Sunday, March 1, 2009

More on Unknown Caller

The more I listen to Unknown Caller on the new U2 album, the more I think about Christian prayer. I don't know whether or not I'm just hearing what I want to hear or am truly interpreting an author according to what he has written (I'd love to sit down with Bono some day and have a discussion on U2 lyrics and Christian spirituality...if not this side of eternity, then at least when there is no more line on the horizon). As I listen to the song more, I begin to see Jesus, Who, Scripture tells us, "arose early, while it was still dark, and went off to a lonely place to pray." Bono sings, "I was lost between the midnight and the dawning; In a place of no consequence or company." Even the opening lines of "Sunshine, Sunshine" reminds me of a day begun with prayer. We, like our Lord, are to develop a life of prayer. We are called as followers of Christ to be desperately dependent upon God and we must spend time in solitude and silence if we are to truly hear the voice of the Spirit over the noise of the world and over our own restlessness as well. Another curious line to me is where Bono sings, "Password, you enter here." Again, who knows whether he means this, but to me the "password" to all effective prayer for a follower of Christ is praying in the Name of Jesus. As we come to the Father in the power of the Spirit and ask in the Name, in the righteousness, in the standing of Jesus, we are assured of being heard. Jesus is THE Password. Jesus calls us to believe that we will receive what we ask for whenever we pray His Name. I think the song even leads us to consider the hope of prayer musically. With the organ and the victorious, hopeful melody toward the end of the song, it seems as though the hope of prayer has broken through our pain and confusion. The Psalms are filled with laments, when the psalmist begins pouring out his complaint to God, usually related to his enemies pursuing him and the anxiety and stress he's facing. But as he cries out to God in prayer, somehow, at some point, his perspective is changed...he's led from fear to faith and he ends what began as a lament with praise to God in hope. I hear this in Unknown Caller...lyrically AND muscially...and its beautiful.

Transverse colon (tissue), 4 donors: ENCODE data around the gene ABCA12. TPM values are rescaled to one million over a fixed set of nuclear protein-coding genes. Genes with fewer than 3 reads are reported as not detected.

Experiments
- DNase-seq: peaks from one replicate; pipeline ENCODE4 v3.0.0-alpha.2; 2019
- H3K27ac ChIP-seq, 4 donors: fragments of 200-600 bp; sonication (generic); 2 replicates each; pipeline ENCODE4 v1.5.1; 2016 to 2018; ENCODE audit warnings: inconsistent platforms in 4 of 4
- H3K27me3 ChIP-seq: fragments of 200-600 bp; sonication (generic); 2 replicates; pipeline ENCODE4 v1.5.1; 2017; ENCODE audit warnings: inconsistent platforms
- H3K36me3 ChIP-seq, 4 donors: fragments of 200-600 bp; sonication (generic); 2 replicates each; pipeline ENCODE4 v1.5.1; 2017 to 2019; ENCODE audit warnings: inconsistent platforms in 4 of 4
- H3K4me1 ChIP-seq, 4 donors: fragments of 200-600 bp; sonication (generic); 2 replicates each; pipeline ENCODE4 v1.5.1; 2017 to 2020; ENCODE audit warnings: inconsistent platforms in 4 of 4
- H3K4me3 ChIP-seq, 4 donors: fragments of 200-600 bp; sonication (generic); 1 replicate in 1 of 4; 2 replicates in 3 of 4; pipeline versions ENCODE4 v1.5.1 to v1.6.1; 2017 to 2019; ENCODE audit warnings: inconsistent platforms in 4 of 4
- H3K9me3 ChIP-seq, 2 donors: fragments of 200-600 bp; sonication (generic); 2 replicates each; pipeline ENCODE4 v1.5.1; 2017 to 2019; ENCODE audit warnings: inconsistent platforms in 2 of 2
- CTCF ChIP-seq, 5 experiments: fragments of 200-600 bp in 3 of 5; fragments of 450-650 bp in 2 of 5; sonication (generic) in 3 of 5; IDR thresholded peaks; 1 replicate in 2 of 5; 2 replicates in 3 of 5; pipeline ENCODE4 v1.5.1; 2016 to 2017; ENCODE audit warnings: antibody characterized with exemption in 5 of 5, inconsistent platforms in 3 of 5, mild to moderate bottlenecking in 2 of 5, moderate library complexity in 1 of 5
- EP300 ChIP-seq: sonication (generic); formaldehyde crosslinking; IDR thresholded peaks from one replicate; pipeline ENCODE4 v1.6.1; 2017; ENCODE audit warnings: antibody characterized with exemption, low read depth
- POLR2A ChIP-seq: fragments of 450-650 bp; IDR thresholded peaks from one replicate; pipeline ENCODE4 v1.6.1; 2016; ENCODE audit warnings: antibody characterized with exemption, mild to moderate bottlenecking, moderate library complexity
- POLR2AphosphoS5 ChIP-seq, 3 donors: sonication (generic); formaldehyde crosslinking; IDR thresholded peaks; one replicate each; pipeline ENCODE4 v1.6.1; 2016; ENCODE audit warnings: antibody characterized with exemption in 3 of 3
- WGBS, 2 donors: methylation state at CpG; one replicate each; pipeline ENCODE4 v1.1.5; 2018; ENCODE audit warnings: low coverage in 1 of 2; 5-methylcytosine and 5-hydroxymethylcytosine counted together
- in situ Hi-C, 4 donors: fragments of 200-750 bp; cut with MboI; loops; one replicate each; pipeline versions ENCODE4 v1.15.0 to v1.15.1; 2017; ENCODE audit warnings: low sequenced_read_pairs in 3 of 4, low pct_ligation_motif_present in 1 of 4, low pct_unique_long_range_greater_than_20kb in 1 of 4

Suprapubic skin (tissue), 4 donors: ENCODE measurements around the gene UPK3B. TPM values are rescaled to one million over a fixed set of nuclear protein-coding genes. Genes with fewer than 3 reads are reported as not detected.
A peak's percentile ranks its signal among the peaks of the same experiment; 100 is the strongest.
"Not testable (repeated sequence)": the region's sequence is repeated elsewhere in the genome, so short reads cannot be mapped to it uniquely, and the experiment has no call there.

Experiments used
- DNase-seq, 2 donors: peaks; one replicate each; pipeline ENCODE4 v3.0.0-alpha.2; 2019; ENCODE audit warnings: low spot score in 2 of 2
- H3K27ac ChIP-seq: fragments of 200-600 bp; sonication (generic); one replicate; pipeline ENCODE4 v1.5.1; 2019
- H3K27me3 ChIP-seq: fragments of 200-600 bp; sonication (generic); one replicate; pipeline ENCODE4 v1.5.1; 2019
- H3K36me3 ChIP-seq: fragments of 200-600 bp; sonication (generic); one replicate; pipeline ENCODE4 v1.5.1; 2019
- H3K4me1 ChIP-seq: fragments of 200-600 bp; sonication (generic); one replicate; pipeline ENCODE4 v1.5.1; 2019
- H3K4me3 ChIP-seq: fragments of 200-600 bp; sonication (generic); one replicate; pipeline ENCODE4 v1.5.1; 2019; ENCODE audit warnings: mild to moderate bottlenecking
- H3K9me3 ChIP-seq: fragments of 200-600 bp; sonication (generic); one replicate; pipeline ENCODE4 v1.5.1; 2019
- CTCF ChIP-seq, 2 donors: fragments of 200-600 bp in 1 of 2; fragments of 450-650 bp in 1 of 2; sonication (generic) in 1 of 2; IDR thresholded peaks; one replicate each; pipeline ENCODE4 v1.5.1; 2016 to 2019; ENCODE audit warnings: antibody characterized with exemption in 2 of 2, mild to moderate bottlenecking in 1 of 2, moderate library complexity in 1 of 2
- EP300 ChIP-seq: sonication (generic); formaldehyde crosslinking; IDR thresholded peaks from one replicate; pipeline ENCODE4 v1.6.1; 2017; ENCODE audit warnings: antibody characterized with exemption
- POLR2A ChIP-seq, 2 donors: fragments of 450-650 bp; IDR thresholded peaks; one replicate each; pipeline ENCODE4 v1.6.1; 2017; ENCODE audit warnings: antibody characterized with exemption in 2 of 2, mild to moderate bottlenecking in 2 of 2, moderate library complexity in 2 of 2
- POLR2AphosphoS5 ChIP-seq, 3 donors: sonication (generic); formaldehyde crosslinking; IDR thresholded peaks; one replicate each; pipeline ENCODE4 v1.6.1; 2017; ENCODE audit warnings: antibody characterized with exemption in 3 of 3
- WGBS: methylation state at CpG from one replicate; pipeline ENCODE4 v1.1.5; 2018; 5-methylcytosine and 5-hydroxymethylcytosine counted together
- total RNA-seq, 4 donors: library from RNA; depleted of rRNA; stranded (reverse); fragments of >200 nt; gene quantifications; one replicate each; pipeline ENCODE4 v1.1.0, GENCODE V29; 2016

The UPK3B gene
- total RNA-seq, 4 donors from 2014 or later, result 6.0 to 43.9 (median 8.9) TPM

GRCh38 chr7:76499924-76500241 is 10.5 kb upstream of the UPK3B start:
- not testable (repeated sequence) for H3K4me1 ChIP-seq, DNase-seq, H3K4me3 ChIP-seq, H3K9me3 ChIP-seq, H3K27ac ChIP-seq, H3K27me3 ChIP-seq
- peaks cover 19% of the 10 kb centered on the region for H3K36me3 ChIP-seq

4 comments:

St. Upid said...

its no mystery that bono has an affinity for the psalms. he wrote and introduction to a collection of the psalms: http://www.atu2.com/news/article.src?ID=668&Key=psalms&Year=&Cat

i hear a bit of the psalmist in every song. even if he sometimes drifts toward the song of solomon.

The Bobosphere said...

I agree...he definitely has some Song of Solomon leanings on the new cd

brian said...

just shy of the 5th minute of the song there is a climaxing organ riff, which sounds like an old hymn. Thoughts? Wondering if it is Oh How Wonderful.

UAME said...

...I'm searching the net for comments on this song, and was pleased to see this blog closely resembling what I felt myself. Just a few tidbits: Some think 3:33 is another U2 reference to what Bono has said is God's phone number, Jeremiah 33:3 (read it, and consider the theme of the song.) My wife believes that the 3:33 is referring to the approximate time in the afternoon when Christ finished His work on the cross. Sin (Old Law) was "forced quit" and "moved to trash." Lastly, the organ and subsequent guitar notes are the chorus to "My Savior's Love" - OH, how marvelous, OH how wonderful, and my song shall ever be: Oh how marvelous, oh how wonderful is my Saviour's love for me!